Anytime, any place there is a storm to chase, that is where you'll find the Hunters of Thunder.

May 25th Part 2 - Monsters in the Dark

Its  not often that you have a safe situation to chase tornadic storms in the dark. But with the storms moving very slowly in a single direction, the opportunity presented itself and we decided to drop south after a second tornado near Russell, to the cyclic (producing one mesocyclone after another) supercell near La Crosse, KS. 
Initially, we were hoping to get lightning illuminated structure, but it quickly became clear that the tornadoes were also revealing themselves periodically under the storm structure, even though the lightning frequency wasn't perfect for what we were trying to do. While we could have gone closer it turns out, for safety sake and to keep us out of danger we stayed a reasonable distance from the storm - but what a show. As we arrived the storm already had 2 tornadoes in progress, a 45 degree stovepipe/rope, and a weaker tornado from the new wall cloud. 
Two tornadoes, a ghostly white stovepipe and a rope extend from two wallclouds simultaneously. Photo: Brad

The two tornadoes persisted for a while, occasionally illuminated by lightning. Photo: Brad.
It wasn't long before a new circulation really got going and the storm began to produce a classic cone tornado which later transitioned into a stout stovepipe. 

The cone tightens in shape under the structure. Note the new wallcloud and mesocyclone to the right of the cone and closer to us, which is the area of next development. The beaver tail extends to the right of frame. Photo: John.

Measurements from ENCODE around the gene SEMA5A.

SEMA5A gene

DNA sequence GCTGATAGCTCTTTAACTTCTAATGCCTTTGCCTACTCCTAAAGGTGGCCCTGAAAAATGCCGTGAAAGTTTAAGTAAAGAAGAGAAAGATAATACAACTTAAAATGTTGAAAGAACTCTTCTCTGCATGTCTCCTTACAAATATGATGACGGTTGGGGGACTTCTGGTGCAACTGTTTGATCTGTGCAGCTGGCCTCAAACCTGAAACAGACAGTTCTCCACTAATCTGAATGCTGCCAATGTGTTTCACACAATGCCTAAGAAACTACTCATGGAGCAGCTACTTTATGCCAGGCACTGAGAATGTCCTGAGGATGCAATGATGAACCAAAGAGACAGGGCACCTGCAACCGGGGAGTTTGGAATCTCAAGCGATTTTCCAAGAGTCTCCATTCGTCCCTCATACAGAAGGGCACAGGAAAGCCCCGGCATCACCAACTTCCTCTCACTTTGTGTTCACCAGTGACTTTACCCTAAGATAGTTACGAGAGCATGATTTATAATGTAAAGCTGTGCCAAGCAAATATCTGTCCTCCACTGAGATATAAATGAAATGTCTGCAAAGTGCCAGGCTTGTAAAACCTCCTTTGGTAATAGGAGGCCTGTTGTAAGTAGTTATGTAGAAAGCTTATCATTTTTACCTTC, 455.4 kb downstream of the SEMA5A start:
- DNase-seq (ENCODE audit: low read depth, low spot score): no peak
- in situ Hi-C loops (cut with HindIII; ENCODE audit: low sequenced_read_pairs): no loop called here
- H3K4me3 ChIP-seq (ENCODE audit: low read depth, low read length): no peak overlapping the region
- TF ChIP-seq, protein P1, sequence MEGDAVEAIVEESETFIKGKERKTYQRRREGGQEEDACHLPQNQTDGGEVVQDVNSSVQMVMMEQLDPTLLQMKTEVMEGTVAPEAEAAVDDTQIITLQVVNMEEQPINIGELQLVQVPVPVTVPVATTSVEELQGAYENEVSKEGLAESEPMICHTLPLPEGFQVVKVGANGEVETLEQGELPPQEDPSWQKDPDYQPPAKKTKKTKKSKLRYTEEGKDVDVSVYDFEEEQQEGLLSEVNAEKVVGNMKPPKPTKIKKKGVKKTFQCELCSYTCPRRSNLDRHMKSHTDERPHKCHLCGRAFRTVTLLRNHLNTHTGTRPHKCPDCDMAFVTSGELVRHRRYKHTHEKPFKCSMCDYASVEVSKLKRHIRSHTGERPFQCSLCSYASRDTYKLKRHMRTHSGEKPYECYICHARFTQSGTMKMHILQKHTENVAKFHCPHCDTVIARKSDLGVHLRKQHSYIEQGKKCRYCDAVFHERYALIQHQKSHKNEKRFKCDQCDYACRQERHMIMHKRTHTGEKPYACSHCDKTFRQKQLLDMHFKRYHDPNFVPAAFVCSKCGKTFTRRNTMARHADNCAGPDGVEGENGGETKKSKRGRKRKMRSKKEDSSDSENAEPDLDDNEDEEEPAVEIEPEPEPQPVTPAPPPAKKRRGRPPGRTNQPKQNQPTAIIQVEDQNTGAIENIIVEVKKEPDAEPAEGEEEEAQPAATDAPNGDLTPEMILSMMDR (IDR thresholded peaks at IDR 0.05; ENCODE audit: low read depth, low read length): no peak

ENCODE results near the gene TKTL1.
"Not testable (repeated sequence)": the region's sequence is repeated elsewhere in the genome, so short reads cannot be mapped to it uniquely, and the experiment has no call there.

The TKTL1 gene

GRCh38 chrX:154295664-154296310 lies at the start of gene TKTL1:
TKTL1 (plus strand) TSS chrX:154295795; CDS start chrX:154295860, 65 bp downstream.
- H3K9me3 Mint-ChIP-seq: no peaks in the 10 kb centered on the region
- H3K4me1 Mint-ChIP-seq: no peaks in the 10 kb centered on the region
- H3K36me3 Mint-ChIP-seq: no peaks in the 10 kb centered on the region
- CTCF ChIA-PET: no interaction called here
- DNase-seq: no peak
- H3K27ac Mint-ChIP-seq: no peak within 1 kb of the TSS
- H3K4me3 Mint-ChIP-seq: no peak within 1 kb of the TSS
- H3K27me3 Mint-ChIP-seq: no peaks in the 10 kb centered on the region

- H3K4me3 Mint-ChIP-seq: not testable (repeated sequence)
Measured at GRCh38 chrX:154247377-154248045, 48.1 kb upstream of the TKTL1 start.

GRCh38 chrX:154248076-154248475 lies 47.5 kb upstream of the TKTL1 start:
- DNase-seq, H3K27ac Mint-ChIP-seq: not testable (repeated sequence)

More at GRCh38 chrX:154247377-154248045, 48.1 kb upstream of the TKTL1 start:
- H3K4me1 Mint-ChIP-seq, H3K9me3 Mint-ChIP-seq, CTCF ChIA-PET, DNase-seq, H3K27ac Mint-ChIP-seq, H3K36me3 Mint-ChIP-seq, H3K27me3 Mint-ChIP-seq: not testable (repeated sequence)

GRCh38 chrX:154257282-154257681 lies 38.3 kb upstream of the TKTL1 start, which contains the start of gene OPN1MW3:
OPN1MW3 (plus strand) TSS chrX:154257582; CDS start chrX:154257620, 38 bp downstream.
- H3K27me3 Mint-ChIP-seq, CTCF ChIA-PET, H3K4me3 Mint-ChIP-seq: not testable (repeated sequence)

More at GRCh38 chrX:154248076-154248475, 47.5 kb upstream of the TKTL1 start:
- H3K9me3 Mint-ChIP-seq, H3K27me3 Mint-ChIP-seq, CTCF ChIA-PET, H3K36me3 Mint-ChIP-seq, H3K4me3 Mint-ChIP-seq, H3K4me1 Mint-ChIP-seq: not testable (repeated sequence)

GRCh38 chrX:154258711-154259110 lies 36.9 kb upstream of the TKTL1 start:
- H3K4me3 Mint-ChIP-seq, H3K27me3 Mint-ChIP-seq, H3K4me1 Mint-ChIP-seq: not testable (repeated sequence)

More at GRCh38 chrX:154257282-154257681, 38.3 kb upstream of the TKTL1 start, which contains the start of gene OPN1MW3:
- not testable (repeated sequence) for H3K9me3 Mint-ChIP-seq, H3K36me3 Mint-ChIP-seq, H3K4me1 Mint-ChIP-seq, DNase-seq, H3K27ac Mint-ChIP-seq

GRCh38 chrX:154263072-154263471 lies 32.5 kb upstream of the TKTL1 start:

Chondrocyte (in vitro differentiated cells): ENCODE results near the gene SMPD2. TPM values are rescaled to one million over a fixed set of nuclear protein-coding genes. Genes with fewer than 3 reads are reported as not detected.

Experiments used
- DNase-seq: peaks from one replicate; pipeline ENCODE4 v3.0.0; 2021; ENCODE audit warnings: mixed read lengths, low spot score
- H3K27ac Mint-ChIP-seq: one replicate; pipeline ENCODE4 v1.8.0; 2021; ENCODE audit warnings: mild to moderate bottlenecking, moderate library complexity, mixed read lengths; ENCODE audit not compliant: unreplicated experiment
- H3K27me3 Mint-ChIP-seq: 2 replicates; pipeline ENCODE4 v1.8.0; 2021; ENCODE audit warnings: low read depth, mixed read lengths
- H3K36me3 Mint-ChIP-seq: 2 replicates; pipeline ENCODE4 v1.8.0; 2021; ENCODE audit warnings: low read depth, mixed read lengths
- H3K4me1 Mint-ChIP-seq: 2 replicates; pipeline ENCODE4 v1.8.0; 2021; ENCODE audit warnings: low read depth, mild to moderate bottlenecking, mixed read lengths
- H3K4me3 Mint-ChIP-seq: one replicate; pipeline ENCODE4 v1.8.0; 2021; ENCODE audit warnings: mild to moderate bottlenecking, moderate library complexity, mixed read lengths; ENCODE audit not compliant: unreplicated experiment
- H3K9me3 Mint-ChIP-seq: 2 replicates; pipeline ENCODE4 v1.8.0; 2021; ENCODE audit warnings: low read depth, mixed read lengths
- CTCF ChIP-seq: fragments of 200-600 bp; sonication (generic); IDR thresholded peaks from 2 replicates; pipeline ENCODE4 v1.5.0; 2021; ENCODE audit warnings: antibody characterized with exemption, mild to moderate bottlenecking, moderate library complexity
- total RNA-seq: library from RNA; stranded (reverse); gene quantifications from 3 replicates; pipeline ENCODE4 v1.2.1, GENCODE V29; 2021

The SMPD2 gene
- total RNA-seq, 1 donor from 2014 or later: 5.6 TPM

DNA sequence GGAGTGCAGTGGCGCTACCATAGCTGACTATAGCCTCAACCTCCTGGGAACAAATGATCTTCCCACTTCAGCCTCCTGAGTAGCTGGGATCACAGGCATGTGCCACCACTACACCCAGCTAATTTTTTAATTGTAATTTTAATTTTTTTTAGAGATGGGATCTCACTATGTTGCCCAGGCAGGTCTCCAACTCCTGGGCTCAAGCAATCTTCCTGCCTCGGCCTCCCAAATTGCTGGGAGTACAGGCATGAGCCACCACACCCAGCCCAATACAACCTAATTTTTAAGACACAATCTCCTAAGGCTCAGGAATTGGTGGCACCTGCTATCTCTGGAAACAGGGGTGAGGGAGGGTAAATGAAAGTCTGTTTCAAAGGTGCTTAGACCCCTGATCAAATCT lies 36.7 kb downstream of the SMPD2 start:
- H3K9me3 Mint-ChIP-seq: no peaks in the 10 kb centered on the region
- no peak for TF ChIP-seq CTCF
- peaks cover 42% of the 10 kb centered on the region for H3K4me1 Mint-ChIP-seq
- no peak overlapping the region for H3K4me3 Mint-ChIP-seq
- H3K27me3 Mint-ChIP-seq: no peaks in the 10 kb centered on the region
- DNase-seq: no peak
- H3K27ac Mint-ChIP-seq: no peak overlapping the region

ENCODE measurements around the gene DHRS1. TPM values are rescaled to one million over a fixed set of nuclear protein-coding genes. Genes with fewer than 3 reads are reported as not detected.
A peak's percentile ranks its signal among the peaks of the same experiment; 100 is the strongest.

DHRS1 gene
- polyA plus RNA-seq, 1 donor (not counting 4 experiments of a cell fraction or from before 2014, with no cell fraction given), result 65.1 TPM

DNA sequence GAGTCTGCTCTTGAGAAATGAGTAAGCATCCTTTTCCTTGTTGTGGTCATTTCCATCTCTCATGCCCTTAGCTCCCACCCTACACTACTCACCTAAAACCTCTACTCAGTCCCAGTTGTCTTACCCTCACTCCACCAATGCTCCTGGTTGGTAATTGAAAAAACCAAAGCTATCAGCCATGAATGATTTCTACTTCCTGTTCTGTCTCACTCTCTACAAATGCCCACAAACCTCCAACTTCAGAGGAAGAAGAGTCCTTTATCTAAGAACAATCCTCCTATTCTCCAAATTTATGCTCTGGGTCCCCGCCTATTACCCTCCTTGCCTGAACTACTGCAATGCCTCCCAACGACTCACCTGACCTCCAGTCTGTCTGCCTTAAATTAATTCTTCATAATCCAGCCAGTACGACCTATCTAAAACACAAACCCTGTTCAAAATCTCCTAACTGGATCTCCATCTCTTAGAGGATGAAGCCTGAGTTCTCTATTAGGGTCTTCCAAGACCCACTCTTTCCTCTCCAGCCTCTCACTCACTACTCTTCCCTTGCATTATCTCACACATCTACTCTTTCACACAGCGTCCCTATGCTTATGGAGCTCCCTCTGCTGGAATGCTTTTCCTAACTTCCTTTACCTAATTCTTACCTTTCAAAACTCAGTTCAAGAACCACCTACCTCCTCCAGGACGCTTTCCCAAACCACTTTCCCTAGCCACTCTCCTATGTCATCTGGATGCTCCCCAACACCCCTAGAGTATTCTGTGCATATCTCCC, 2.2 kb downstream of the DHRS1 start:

The strong stovepipe, likely just northeast of La Crosse, Kansas. This tornado persisted for some time. Photo: Brad.
The next phase saw another cone plant briefly, but the circulation didn't have quite the same gusto as the previous two.

A brief cone tornado from the next wallcloud circulation, which also produced multiple vortices moments before. Photo: John.

This was followed by a multi-vortex tornado with satellite as the storm moved closer to us.

A large multivortex under the main wall cloud with a satellite rope to the right of frame. This continued the trend of multiple independent circulations within the storm at any one time. Photo: Brad.

The multivortex strengthens while the satellite begins to disappate. Photo: Brad.

Satellite seperates from the cloud base and ground, yet still causes dust swirls while the multivortex continues. Photo: John.

Multiple funnels extend down from the multivortex wallcloud. Photo: Brad.
The storm continued to cycle wall clouds as the circulation planted a seperate trunk tornado from its very low base, while yet another produced an impressive dust swirl under another trunk and a second under a nearby wall cloud. 
A dark trunk extends down from another circulation, contacting ground behind the rise. Photo: John.

Dust swirls rise from weak vortices under the wallcloud on the left, while a trunk kicks up a large amount of dust on the right hand side. Photo: John
The cyclic behaviour continued for one final cycle before the storm finally began to weaken, close to midnight.
The final multivortex and wallcloud. Multiple funnels interact with ground throwning dust into the air. Photo: Brad.

 It definitely goes down as one of the more unique experiences we have had while chasing, though it was disappointing that the supercell structure and at least a few of these couldn't occur during the day - imagine what they would have looked like!

While the 26th was an environment that went to waste (no storms properly formed), the 27th saw us chasing in northern Kansas once more. If you like what you have seen so far, keep up with the latest updates by liking us on facebook, at Hunters of Thunder, and tell your friends.

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